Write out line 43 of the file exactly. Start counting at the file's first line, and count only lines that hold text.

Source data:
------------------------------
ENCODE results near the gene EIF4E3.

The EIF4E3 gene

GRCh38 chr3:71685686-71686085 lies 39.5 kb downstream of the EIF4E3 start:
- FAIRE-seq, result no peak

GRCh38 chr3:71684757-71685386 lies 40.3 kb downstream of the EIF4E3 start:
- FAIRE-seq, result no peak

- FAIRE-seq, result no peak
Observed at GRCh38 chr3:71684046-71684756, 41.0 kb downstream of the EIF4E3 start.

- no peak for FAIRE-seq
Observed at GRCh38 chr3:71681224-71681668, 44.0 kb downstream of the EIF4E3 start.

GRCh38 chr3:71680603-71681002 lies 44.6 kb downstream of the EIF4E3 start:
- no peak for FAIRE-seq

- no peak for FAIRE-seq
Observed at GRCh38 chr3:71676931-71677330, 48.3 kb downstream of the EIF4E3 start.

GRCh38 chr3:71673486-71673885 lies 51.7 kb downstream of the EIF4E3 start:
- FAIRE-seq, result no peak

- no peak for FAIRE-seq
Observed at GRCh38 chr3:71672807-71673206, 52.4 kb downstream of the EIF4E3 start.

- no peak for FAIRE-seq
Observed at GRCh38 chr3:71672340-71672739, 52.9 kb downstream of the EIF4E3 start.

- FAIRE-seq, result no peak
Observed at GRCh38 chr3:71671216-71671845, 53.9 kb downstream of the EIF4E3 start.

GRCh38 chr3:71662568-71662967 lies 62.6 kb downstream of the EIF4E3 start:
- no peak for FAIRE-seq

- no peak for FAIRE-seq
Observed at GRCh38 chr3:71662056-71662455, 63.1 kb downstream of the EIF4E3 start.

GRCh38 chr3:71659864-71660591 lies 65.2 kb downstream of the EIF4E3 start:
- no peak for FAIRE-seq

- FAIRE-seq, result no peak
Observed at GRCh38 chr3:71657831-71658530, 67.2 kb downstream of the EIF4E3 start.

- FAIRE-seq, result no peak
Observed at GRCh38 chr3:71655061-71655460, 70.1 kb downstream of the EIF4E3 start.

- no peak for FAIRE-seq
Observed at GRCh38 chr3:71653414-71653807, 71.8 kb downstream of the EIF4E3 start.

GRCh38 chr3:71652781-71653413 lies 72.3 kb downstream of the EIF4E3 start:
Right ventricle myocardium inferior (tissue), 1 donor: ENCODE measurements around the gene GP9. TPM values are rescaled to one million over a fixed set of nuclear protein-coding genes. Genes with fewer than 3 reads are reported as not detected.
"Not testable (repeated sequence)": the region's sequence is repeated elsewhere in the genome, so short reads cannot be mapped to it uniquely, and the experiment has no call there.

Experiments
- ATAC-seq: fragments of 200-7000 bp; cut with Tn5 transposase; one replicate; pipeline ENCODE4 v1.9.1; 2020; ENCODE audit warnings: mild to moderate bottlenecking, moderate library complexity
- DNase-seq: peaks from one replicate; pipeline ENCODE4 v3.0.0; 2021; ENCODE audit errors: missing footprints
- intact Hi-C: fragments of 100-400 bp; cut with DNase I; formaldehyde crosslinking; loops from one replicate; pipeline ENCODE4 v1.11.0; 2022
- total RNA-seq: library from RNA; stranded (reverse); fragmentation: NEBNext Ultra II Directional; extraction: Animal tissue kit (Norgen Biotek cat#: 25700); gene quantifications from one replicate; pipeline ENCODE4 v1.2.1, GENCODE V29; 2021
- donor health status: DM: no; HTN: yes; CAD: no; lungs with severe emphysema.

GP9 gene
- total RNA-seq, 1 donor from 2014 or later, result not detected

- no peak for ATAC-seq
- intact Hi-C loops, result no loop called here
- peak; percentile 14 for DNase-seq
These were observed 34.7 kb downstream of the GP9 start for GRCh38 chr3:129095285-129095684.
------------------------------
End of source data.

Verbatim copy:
- donor health status: DM: no; HTN: yes; CAD: no; lungs with severe emphysema.